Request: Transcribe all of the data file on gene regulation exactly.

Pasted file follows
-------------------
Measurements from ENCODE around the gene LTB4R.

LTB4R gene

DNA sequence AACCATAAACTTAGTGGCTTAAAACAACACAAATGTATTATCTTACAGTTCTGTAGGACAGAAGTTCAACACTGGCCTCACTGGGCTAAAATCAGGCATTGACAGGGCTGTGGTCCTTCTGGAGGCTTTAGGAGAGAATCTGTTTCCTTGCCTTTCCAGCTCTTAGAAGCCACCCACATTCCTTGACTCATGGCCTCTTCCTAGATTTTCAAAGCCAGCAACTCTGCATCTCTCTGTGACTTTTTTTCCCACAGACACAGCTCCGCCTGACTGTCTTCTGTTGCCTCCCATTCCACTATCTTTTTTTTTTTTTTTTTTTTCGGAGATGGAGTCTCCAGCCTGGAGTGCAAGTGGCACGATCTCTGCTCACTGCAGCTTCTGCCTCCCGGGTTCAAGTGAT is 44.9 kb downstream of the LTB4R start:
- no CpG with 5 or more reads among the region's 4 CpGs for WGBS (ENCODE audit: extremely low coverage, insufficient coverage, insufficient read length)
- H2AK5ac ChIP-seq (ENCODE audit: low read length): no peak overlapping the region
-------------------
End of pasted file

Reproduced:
Measurements from ENCODE around the gene LTB4R.

LTB4R gene

DNA sequence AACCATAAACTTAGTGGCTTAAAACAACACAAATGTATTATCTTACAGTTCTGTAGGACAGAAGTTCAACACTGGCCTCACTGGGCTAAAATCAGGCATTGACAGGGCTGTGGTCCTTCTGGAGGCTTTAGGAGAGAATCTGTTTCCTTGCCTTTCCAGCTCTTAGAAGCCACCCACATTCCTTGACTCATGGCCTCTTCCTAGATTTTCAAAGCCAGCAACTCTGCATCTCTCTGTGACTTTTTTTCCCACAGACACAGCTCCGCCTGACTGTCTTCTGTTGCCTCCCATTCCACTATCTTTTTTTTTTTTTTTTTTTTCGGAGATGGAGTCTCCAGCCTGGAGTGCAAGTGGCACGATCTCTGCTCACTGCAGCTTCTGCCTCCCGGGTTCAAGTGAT is 44.9 kb downstream of the LTB4R start:
- no CpG with 5 or more reads among the region's 4 CpGs for WGBS (ENCODE audit: extremely low coverage, insufficient coverage, insufficient read length)
- H2AK5ac ChIP-seq (ENCODE audit: low read length): no peak overlapping the region